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Why we still ponder who moved our cheese

Who Moved My Cheese? still sheds light on one of the greatest issues HR faces: inability to manage change

In business there are certain books that still pop up in conversations, particularly when a division or company is struggling with a concept. Among the HR community one book comes up more often than not when we discuss the issues on our collective minds: Who Moved My Cheese? by Spencer Johnson.

This book is seemingly timeless because it sheds light onto one of the greatest issues HR faces today: our inability to manage change effectively.

I bring this up because we appear to be effectively chasing our tails. HR continually refers to this book because we battle with the same issues over and over again as we repeat the same mistakes. We’re the living embodiment of this book’s major crux: we continually use the same tools, processes, and methodologies for new problems, expecting new results.

This is the definition of insanity in the clinical sense; doing the same thing over and over but expecting a different result. So it’s time to put the book down and pause for reflection. Are we really taking in what the book is offering? Why do we continually make the same mistakes over and over again? Why do we keep leaning on old methods for new problems?

The answer is simple and irritating and something none of us wants to hear – as much as we push for it outside our ranks and through our organisations we’re afraid of change. I’m not talking about tinkering with the organisational chart. It’s not about where the desks sit; it’s about what the desks are doing and with what new advances they are solving tomorrow’s problems.

Our fear of moving forward has been justified to a small degree. HR is a much-maligned department within many organisations. We fight for every ounce of respect we get. Our C-suite counterparts see us as paper-pushing antiquities that hold the company back because we cannot move forward ourselves.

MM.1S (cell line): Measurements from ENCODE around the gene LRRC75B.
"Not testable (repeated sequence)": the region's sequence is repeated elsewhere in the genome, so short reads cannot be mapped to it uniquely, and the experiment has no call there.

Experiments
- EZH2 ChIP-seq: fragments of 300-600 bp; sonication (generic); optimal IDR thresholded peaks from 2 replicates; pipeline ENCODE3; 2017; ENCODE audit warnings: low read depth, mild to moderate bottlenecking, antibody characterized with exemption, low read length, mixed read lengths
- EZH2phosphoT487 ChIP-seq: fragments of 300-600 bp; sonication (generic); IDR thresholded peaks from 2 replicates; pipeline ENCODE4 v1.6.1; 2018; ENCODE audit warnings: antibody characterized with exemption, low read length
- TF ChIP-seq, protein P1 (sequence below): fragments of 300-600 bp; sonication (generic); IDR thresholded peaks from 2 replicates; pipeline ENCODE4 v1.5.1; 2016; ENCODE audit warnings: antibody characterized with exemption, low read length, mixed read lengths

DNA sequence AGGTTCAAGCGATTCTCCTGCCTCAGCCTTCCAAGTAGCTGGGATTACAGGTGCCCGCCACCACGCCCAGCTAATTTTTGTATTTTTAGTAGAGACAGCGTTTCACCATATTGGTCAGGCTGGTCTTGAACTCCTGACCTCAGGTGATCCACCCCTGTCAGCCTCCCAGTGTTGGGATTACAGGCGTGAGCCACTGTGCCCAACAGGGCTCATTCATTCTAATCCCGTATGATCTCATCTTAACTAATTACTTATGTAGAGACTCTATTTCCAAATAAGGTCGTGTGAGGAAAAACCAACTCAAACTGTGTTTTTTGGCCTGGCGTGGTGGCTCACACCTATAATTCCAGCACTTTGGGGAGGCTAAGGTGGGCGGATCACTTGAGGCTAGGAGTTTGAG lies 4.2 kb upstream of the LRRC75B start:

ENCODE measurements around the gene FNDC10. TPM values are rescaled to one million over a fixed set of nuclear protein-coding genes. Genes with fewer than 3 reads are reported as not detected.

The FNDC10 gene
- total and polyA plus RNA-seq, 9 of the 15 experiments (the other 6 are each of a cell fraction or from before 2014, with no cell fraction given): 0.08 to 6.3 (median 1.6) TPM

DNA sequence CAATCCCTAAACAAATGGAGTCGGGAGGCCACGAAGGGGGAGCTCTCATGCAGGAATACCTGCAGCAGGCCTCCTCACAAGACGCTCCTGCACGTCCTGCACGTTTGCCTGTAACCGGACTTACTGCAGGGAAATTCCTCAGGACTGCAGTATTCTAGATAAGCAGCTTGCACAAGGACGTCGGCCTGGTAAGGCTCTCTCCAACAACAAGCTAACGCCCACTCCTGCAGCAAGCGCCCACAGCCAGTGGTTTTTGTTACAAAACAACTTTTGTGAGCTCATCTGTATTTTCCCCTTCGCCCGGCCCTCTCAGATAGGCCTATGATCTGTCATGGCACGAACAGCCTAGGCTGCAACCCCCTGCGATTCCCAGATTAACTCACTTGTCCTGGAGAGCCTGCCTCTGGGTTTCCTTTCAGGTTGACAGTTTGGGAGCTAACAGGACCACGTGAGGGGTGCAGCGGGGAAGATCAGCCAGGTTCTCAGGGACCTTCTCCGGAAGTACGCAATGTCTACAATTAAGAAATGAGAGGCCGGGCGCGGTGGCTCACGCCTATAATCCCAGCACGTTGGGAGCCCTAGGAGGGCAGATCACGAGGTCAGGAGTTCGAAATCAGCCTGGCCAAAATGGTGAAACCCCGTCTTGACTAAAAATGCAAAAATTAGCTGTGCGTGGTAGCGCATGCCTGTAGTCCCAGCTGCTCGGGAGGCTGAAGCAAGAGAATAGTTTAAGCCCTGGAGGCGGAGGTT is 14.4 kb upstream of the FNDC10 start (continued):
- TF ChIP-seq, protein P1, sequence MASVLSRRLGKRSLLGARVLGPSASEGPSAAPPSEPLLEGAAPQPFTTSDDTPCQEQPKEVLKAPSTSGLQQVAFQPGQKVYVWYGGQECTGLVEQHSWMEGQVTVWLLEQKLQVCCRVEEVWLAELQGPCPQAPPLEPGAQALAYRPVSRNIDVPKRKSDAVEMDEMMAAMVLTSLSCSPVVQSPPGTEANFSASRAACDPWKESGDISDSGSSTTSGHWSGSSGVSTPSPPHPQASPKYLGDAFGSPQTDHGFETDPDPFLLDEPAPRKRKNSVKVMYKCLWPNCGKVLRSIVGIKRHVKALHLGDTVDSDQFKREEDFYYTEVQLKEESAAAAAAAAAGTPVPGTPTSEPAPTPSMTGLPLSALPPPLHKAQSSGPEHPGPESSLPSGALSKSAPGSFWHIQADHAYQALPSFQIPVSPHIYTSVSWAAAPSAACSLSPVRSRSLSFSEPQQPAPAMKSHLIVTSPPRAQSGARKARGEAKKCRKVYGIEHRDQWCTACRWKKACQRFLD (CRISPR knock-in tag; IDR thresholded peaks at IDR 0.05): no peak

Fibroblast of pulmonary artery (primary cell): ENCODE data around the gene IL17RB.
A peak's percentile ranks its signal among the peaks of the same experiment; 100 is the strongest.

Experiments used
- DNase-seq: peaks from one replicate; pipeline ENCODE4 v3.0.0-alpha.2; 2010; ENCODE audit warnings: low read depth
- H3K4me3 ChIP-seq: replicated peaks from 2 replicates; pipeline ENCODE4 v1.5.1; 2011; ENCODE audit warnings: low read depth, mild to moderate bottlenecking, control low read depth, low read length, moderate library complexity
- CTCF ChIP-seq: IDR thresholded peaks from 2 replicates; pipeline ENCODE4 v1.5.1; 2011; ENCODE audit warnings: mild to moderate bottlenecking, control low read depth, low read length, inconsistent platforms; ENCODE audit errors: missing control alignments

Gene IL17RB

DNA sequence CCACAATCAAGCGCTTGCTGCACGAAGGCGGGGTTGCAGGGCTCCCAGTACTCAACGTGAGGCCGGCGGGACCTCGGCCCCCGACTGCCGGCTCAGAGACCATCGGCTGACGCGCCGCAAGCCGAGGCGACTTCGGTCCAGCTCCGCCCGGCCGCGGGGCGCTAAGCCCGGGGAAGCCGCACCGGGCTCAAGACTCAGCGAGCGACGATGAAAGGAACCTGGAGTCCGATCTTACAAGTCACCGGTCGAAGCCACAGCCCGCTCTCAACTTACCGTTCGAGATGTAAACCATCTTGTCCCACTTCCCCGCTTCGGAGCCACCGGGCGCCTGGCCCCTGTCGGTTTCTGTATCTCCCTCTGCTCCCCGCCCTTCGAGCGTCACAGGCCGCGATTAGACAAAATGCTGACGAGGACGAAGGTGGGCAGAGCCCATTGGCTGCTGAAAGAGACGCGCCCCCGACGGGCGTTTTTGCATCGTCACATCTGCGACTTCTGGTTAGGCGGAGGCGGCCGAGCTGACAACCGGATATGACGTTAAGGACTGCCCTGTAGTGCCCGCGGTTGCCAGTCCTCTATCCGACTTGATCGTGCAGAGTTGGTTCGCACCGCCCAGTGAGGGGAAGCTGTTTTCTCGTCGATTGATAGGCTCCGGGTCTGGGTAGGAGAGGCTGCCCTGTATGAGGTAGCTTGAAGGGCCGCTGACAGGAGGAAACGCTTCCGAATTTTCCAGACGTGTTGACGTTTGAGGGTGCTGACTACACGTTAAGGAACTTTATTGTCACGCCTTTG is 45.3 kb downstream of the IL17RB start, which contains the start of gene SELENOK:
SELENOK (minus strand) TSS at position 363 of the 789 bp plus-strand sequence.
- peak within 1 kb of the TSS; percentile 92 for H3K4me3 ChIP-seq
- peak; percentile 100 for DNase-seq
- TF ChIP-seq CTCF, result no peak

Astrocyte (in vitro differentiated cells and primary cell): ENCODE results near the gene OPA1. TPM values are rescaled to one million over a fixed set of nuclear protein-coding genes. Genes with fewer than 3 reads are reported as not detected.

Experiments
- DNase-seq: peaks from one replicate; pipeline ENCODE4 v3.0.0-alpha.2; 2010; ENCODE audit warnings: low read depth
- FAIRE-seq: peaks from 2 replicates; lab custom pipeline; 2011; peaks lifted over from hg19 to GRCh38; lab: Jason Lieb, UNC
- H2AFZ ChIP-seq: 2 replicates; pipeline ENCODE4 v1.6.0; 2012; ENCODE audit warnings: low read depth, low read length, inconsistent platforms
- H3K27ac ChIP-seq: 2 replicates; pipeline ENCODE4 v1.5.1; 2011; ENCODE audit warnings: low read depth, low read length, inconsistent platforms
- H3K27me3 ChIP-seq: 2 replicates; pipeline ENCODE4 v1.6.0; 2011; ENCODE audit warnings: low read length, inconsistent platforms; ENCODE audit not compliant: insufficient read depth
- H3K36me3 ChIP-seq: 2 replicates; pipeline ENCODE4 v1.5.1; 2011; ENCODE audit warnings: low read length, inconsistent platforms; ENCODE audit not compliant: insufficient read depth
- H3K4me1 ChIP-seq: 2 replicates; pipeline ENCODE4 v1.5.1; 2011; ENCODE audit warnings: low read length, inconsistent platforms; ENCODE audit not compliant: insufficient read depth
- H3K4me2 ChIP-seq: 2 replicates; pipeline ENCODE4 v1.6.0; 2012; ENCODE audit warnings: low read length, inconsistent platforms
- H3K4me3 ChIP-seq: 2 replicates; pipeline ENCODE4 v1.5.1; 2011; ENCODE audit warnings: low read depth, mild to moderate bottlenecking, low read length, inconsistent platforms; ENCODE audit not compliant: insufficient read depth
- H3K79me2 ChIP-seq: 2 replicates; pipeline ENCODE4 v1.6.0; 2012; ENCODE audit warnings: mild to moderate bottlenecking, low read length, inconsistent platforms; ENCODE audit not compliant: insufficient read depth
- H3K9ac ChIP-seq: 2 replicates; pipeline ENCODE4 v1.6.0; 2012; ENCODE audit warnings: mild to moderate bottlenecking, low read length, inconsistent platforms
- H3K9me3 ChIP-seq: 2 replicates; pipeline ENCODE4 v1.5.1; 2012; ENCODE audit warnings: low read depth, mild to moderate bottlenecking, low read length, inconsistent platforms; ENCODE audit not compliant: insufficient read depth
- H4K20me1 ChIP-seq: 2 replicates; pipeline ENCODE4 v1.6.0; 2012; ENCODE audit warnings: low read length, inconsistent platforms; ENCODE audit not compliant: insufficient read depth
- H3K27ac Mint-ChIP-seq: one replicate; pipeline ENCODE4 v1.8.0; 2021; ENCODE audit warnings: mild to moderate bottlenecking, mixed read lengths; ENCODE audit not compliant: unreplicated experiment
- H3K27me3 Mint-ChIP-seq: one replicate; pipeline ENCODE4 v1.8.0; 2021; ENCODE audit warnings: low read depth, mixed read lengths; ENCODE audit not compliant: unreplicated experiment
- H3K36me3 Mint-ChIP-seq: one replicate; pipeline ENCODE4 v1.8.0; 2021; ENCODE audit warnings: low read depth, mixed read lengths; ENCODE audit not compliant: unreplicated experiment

Some of our procedures are set – the law is the law, compliance is what it is. But outside legal and regulatory constraints the rest is ours to utilise as we see fit. It wouldn’t kill us to explore new ways of propelling the business forward. As Johnson says: “The quicker you let go of old cheese, the sooner you can find new cheese.” Our appetites are whet; let’s go find some new cheese.

Johnson also speaks about fear. We have a lot of that in HR and don’t like to be reminded of said trepidation. Also ponder another quote: “If you do not change you can become extinct!” This is where we sit. So, while a bit of healthy fear is well-placed in avoiding our extinction, let's not fear the unknown through which we must tread to get there.

We must lead ourselves through change. We must become comfortable with the uncomfortable. We must become the change we wish to see in our companies. After all, Johnson states: “What you are afraid of is never as bad as you imagine. The fear you let build up in your mind is worse than the situation that exists.”

As someone who has led large-scale change initiatives in a number of companies I know that the transformation process can be daunting. But the results are so incredibly necessary. It’s my sincere hope that HR will grab the mantle and lead themselves through this next evolution of change, to stop focusing on who moved our cheese and onto the business of the next generation of HR.

Rita Trehan is business strategist and former CHRO at Honeywell and AES Corporation